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Top 10 Tips for Stress-Free Holidays

by Jerry Gold, Ph.D., Scripps Health

The holidays are traditionally times of festive celebration and gatherings with family and friends. Yet they are also notorious for being one of the most stressful times of year. Moreover, it seems like the decorations, advertisements and crowds start earlier each year. The tips below can help you handle or even ward off stress and focus on enjoying the season.

1)  Schedule—but not too much. The holidays can add even more things to do to your already packed calendar, such as buying and wrapping, sending cards and attending work or social events. Use a calendar to plan your commitments so you can actually see where you need to be and when. Remember to schedule in prep time and travel time, as well as extra time in case of traffic or unforeseen delays. This will help minimize the feeling of being rushed or the stress or double-booking your time.

2)  Prioritize. Take a few minutes to decide what is really important. What do you absolutely need to do? What would you like to do? What do you feel you “should” do—even though you really don’t want to? Don’t feel obligated to attend every party you’re invited to or devote an entire evening to dinner. Meet for coffee instead of lunch.

3)  Exercise. Exercise is one of the best stress-busters around. Include exercise time in your schedule and stick to it—even if it is just a 30-minute walk or a yoga DVD.  Get out into nature if you can and enjoy the fresh air; nature has calming benefits as well. Exercise with a friend you’ve been meaning to catch up with and cross two tasks off of your list at once.

4) Go virtual.
It’s great to be able to visit in person, but limited time, conflicting schedules and skyrocketing airfares can make that nearly impossible. Take advantage of technology. Programs such as Skype make it easy to connect with loved ones via video across the country or even around the world for free, so you can open gifts together even if you are thousands of miles apart. Shop online instead of at the mall. Send electronic greeting cards and save paper and postage.

5)  Set aside time for yourself.
Give yourself a break from the commotion and do something unrelated to the holidays for an hour or two. Read or do a crossword puzzle. Play with the dog. Have a family game night.

6)  Remind yourself that this is temporary. The holiday season only happens once a year and only for a few weeks. Traffic and crowds won’t always be this bad, and the constant barrage of holiday ads will subside.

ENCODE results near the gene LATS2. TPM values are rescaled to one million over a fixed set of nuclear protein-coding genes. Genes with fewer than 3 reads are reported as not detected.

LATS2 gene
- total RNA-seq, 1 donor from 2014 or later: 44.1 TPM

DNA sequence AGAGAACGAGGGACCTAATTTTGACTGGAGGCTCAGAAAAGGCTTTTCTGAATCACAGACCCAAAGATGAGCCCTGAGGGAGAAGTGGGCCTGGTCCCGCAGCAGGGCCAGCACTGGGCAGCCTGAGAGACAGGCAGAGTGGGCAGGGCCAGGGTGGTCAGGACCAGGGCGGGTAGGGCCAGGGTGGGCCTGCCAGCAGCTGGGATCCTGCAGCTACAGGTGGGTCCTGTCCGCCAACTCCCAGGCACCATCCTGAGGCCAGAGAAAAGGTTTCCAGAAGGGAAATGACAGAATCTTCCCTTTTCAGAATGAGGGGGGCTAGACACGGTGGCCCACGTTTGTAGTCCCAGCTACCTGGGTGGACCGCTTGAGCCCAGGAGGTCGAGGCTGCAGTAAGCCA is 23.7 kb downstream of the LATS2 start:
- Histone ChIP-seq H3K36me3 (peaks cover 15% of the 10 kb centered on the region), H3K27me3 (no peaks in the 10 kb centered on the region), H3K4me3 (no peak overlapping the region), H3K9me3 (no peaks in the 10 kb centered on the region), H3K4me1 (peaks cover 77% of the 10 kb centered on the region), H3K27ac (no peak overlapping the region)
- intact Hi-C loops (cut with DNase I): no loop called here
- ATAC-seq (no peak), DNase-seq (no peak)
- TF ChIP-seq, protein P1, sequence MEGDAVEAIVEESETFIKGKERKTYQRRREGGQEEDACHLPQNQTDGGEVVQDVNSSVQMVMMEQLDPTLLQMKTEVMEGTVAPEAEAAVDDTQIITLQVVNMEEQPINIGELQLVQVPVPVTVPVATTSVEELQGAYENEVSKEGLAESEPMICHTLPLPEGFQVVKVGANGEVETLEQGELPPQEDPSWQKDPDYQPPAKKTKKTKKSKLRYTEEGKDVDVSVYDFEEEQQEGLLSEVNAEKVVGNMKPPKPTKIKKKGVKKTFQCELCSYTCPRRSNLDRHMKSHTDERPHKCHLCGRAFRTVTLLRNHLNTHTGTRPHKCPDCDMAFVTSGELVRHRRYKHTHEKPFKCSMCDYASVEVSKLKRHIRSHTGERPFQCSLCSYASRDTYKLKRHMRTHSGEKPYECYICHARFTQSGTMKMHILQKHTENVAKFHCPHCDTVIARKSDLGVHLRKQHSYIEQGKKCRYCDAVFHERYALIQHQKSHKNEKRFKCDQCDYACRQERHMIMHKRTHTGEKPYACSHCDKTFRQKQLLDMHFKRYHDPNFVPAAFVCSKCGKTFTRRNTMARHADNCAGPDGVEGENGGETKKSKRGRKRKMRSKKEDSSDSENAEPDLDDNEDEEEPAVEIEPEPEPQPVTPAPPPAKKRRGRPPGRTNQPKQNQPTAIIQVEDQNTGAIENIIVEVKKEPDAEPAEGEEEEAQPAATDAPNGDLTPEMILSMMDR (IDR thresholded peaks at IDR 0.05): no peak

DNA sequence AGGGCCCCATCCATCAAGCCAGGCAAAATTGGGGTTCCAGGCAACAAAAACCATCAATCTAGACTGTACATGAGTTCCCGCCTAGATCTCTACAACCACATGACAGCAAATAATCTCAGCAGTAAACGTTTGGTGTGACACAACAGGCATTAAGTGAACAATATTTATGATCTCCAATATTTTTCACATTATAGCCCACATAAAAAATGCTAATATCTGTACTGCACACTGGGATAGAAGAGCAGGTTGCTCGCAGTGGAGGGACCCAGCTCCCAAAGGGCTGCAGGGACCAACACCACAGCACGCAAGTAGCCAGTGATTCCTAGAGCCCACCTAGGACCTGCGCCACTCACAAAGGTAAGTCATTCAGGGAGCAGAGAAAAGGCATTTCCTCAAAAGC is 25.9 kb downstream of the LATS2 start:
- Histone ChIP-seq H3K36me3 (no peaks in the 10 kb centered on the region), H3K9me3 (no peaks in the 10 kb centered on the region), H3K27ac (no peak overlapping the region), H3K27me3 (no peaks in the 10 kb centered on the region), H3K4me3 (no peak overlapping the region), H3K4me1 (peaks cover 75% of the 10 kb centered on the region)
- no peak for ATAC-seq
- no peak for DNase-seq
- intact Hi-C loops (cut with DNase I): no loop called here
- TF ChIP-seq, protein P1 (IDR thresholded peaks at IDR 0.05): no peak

7)  Lighten up. Everything doesn’t have to be perfect. Every decoration doesn’t have to be hung, and you don’t need to make a homemade feast for every occasion. Allow yourself and everyone else to be human and learn to laugh at mishaps instead of getting upset or angry.

8)  Do something for someone else. Buy or make gifts for a family in need, write to a member of the military overseas, or bring the kids to volunteer at a children’s hospital. It’s hard to feel anxious and uptight when you are doing something good for someone.

9)  Find your personal meaning in the holiday season.  The holidays can be a special time to celebrate your accomplishments, reflect on your goals and envision your future. Use the time to reflect on what you’re thankful for, what you want to celebrate for yourself and for others, and what you want to teach your children and loved ones about the holidays. It does not have to be about material things. It can be about those non-tangible things that give peace and comfort and reflect the essence of humanity.

10)  Breathe. When you feel overwhelmed or find yourself getting tense or anxious, take a few minutes to focus only on your breathing. Take several deep breaths, counting five seconds in, and five seconds out. This deep, deliberate breathing automatically short-circuits the stress response in your body, slows your heart rate, and allows you to get back to a calmer state. Plus, you can do it anywhere, any time.

Jerry Gold, Ph.D., is Administrator, Scripps Behavioral Health Clinical Care Line. For more information, please call 1-800-SCRIPPS (1-800-727-4777). 




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